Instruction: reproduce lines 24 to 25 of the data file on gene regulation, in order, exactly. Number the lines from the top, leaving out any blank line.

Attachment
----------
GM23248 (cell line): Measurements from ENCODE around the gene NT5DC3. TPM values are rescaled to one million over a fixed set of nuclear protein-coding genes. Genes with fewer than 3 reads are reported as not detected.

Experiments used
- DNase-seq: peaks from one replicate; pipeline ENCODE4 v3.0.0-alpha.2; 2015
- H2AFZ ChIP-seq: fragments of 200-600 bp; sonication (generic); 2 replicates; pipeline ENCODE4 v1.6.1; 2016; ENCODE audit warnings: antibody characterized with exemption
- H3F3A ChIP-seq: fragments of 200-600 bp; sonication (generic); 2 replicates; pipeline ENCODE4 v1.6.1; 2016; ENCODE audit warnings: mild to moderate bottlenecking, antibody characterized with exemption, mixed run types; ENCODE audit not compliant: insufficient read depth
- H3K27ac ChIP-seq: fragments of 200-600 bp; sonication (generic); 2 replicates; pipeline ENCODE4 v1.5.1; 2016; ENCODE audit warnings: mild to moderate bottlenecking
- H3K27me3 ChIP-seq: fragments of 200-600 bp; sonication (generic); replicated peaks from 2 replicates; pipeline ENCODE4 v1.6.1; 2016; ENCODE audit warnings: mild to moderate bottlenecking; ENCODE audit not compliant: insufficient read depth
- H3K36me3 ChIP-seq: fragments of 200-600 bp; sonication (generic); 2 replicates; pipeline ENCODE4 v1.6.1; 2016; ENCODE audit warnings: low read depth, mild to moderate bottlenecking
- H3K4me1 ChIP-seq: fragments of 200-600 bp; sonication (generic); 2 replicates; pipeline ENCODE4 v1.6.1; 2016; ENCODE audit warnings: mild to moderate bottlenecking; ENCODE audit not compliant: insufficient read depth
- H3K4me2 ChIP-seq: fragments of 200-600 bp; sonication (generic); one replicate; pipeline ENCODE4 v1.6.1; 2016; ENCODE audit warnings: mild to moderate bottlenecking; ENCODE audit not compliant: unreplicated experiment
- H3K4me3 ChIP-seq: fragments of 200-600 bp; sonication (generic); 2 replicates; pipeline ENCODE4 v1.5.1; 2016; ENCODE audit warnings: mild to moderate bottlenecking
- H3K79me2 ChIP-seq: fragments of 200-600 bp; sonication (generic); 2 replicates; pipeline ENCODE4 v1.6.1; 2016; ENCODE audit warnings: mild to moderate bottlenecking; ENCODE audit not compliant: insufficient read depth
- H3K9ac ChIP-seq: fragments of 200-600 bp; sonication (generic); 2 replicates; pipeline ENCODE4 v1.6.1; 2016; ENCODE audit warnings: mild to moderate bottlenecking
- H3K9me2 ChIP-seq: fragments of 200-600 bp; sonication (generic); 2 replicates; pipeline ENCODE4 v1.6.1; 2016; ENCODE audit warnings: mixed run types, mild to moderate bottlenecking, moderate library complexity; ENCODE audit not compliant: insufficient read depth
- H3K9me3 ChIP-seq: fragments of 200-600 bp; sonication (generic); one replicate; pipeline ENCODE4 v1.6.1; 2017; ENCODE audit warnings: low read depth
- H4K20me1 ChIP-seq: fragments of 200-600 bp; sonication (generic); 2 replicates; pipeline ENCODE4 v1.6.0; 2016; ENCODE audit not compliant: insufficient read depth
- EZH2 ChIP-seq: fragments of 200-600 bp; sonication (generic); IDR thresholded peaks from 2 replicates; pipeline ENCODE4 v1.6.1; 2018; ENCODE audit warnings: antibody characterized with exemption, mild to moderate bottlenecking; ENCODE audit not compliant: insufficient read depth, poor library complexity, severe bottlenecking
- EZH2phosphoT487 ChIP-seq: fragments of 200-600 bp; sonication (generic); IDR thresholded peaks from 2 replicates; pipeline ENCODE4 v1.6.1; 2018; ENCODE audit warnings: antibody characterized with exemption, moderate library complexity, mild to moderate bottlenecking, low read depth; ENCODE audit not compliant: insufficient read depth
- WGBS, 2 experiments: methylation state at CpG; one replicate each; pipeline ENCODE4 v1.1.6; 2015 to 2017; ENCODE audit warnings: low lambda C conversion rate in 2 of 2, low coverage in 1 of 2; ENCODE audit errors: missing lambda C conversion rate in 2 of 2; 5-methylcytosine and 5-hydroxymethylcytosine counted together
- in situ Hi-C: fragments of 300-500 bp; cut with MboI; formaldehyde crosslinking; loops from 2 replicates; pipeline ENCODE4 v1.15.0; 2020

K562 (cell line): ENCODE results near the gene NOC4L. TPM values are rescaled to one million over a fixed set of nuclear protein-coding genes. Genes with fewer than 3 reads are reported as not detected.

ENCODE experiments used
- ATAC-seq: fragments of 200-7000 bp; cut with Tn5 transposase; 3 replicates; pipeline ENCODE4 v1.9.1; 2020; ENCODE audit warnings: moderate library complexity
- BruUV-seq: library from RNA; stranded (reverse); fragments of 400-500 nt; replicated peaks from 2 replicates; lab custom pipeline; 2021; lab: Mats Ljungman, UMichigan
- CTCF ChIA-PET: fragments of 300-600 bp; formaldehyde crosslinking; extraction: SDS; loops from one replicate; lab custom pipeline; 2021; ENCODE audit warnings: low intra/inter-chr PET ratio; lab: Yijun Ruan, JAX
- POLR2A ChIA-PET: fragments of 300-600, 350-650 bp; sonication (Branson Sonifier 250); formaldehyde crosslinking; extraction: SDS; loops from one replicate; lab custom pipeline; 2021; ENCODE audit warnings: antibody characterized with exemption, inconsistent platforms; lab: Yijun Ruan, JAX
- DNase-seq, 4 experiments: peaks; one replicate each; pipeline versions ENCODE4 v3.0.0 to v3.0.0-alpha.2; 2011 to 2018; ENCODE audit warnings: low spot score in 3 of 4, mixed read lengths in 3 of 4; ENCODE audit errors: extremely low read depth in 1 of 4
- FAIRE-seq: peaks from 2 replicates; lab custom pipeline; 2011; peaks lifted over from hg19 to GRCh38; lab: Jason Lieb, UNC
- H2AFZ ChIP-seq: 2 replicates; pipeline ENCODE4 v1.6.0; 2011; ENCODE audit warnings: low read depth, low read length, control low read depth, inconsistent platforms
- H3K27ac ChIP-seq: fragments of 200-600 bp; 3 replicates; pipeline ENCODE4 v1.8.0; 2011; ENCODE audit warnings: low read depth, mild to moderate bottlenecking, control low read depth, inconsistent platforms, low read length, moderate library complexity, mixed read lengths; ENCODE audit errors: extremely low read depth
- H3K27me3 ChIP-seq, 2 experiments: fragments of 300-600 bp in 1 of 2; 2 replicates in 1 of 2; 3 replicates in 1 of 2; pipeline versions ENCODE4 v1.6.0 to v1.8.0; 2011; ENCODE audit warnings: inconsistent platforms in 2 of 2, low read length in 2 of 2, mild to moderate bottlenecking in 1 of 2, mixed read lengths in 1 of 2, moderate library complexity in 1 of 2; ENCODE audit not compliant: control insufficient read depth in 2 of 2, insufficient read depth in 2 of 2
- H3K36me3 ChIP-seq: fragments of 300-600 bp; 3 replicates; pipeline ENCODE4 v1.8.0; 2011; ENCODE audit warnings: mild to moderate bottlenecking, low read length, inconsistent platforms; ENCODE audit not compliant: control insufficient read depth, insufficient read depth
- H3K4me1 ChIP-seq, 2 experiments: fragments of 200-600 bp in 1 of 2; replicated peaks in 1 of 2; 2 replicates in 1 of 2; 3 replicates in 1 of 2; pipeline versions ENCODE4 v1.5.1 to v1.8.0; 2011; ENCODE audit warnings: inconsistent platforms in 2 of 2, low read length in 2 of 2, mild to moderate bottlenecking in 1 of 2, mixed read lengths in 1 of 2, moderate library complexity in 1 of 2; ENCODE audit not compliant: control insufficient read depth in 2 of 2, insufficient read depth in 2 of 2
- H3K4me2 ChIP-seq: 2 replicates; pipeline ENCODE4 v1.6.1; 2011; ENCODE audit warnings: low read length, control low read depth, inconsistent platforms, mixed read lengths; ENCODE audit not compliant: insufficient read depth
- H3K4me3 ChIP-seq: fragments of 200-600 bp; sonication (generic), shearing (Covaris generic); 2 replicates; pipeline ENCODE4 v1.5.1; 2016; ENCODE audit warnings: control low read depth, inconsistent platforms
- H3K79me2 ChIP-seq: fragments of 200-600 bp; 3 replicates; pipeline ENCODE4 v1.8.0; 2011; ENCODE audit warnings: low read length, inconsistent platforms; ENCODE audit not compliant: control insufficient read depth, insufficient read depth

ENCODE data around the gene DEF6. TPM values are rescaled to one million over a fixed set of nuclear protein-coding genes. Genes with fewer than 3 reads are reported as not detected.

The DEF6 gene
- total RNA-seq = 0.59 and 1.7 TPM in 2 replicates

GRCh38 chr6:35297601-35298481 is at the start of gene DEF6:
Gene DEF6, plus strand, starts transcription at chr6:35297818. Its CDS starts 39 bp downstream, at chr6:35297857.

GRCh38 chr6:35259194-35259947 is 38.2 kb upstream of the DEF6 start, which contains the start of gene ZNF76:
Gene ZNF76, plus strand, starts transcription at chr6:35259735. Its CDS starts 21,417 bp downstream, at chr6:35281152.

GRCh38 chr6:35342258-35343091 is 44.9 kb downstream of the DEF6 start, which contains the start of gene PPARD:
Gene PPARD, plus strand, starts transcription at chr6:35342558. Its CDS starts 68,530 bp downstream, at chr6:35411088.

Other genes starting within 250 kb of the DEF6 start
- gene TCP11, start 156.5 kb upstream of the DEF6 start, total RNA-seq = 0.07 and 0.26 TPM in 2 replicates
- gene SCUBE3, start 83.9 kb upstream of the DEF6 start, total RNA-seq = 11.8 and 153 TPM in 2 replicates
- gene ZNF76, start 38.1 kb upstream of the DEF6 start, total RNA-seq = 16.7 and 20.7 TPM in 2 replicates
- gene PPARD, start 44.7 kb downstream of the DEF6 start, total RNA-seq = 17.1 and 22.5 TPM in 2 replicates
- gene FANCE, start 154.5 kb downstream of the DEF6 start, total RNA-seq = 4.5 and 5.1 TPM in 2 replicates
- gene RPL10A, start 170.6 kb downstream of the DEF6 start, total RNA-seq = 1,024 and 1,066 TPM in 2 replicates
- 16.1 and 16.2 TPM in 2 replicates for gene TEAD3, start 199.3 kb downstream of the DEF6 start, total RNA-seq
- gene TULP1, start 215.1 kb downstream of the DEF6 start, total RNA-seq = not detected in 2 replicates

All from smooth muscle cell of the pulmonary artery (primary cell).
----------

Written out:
- BruUV-seq: library from RNA; stranded (reverse); fragments of 400-500 nt; replicated peaks from 2 replicates; lab custom pipeline; 2021; lab: Mats Ljungman, UMichigan
- CTCF ChIA-PET: fragments of 300-600 bp; formaldehyde crosslinking; extraction: SDS; loops from one replicate; lab custom pipeline; 2021; ENCODE audit warnings: low intra/inter-chr PET ratio; lab: Yijun Ruan, JAX